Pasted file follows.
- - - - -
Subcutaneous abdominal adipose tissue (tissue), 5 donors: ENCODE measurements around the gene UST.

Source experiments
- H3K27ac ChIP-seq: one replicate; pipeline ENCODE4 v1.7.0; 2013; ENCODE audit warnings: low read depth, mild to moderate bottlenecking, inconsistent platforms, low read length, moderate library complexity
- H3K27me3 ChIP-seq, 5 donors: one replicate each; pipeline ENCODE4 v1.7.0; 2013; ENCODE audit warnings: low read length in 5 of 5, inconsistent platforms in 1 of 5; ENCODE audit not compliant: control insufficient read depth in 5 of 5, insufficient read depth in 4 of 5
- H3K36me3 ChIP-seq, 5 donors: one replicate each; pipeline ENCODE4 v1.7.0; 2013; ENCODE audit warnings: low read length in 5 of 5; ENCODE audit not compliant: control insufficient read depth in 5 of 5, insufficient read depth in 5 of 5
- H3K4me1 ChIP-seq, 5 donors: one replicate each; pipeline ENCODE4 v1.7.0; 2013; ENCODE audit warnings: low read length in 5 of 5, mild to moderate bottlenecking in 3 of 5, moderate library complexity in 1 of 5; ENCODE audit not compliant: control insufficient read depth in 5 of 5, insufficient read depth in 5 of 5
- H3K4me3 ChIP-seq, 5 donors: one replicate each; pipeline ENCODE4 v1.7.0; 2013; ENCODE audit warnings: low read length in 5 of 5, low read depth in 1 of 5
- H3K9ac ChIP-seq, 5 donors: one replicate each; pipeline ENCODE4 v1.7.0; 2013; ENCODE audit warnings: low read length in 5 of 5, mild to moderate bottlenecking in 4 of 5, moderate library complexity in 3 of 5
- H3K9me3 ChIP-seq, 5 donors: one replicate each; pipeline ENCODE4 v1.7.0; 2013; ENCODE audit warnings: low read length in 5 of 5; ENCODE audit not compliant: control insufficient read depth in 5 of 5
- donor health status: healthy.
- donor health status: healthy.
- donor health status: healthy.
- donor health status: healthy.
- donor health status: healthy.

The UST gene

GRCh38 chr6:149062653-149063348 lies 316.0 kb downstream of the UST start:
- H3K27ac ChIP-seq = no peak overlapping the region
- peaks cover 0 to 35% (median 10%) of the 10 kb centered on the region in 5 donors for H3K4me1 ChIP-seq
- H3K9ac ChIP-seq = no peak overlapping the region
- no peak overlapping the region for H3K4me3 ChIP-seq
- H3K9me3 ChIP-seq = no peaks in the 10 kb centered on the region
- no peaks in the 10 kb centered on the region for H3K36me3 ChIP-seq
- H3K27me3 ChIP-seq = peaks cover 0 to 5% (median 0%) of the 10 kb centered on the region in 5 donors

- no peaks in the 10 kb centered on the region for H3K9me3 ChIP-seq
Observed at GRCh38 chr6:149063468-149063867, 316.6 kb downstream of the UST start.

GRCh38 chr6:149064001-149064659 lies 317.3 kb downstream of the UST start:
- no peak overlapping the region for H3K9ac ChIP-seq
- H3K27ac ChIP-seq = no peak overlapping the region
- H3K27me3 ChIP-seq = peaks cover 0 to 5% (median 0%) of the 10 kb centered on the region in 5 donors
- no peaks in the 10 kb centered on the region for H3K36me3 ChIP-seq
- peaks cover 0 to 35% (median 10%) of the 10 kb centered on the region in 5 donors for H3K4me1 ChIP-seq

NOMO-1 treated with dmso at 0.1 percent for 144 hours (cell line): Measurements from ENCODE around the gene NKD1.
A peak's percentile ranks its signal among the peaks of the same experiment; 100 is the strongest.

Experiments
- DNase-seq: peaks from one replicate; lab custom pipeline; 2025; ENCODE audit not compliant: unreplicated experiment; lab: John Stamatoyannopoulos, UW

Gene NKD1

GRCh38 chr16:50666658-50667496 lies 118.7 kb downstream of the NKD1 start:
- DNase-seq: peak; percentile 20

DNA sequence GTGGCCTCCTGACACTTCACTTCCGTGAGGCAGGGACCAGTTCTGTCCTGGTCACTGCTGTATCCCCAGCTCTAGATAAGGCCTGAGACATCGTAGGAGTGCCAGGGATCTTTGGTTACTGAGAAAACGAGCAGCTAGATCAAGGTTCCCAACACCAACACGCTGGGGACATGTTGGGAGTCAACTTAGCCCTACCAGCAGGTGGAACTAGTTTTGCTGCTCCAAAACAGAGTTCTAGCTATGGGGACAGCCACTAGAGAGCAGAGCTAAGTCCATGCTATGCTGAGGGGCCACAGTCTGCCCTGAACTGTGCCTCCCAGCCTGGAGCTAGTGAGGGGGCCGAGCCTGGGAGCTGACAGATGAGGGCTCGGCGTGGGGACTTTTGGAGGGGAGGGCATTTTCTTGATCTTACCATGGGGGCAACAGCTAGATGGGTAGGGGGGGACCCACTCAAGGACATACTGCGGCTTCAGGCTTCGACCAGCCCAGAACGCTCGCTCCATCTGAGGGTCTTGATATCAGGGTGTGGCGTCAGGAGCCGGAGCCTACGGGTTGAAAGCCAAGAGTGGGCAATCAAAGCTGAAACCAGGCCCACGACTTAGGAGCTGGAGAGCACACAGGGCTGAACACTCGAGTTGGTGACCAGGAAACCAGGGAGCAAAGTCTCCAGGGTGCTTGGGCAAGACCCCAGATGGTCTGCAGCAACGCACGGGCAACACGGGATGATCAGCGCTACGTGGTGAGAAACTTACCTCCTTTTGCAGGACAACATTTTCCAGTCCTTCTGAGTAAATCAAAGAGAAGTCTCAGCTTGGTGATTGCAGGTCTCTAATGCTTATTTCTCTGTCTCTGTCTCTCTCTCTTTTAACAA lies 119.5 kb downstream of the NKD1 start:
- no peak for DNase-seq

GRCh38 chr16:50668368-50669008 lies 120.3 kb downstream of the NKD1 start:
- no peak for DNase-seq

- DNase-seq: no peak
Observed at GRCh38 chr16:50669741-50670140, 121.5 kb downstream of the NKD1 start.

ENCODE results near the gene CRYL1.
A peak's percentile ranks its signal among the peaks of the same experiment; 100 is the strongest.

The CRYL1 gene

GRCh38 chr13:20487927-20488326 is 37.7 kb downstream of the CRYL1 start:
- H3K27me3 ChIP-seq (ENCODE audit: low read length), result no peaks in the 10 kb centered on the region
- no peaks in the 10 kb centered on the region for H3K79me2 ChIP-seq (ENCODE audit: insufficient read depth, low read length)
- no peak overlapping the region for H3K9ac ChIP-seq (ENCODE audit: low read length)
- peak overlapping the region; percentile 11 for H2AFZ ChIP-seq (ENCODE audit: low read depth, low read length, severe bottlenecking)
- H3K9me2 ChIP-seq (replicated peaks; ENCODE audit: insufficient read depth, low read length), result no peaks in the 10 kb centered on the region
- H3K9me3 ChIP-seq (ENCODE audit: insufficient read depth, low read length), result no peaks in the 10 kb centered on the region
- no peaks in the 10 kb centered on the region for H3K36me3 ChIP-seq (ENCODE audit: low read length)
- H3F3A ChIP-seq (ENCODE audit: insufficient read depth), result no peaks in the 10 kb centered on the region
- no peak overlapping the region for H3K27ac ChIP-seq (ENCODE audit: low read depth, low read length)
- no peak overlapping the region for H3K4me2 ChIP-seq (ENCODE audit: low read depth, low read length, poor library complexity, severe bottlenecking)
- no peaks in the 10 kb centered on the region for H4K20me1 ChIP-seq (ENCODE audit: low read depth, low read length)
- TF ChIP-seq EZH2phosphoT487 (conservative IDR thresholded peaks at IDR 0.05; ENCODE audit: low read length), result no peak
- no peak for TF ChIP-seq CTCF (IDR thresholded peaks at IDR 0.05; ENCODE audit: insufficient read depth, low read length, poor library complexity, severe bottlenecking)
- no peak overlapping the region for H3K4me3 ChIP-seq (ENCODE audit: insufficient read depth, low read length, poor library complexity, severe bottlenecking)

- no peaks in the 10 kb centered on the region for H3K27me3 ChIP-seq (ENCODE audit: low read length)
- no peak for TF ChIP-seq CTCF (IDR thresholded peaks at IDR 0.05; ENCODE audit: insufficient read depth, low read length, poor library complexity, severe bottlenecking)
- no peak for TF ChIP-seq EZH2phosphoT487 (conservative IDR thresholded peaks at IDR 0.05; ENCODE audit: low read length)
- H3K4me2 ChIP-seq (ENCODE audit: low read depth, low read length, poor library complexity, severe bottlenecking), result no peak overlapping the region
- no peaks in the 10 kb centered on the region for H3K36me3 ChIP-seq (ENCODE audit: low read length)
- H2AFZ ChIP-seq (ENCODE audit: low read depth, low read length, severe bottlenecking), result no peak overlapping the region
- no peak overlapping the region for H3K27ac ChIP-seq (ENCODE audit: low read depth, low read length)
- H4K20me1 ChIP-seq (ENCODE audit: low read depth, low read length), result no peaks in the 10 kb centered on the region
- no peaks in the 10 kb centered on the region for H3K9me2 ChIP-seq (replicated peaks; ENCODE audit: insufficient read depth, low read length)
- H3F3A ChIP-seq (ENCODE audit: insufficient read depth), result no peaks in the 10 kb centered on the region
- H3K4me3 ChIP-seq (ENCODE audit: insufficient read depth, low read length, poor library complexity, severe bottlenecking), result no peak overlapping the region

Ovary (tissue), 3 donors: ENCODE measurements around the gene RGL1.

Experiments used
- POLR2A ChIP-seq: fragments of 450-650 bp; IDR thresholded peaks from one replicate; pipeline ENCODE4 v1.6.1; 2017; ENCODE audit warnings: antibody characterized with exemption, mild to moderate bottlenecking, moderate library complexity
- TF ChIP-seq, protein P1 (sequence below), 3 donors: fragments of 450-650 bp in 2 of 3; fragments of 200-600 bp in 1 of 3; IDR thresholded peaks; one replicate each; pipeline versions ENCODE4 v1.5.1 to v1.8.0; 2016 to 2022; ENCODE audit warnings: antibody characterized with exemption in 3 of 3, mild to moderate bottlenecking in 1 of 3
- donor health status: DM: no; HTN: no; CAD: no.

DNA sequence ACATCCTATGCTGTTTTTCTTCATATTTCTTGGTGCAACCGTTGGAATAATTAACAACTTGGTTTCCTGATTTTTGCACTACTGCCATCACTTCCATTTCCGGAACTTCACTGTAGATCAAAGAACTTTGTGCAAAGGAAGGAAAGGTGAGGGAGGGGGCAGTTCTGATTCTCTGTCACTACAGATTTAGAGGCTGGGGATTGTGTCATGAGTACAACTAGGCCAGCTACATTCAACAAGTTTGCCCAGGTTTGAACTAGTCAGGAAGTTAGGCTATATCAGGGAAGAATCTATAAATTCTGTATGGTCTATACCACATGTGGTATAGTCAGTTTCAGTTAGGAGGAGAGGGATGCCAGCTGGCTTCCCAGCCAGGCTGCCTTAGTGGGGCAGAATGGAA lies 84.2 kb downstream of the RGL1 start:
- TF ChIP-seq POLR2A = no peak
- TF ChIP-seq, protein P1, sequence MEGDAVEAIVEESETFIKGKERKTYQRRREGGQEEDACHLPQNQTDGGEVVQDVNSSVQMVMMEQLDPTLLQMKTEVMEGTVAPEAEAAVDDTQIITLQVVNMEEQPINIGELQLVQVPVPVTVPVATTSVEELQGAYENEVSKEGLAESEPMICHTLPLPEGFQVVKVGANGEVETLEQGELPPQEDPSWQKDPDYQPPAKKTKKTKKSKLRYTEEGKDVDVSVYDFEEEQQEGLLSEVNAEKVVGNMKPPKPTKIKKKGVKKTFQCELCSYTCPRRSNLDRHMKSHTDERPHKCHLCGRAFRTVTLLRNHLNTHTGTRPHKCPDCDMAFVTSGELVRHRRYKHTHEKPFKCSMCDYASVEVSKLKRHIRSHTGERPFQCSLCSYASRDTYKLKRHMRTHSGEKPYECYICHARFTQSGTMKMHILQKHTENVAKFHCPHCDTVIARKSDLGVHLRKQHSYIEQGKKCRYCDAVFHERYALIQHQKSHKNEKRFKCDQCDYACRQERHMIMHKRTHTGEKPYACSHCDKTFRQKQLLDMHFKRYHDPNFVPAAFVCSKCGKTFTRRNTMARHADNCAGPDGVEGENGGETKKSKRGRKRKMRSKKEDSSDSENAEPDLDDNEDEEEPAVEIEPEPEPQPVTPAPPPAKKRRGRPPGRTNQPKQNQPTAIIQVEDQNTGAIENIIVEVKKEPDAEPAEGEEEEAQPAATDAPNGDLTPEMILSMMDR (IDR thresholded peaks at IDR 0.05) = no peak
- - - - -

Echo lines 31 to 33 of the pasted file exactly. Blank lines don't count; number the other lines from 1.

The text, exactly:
- peaks cover 0 to 35% (median 10%) of the 10 kb centered on the region in 5 donors for H3K4me1 ChIP-seq

NOMO-1 treated with dmso at 0.1 percent for 144 hours (cell line): Measurements from ENCODE around the gene NKD1.
A peak's percentile ranks its signal among the peaks of the same experiment; 100 is the strongest.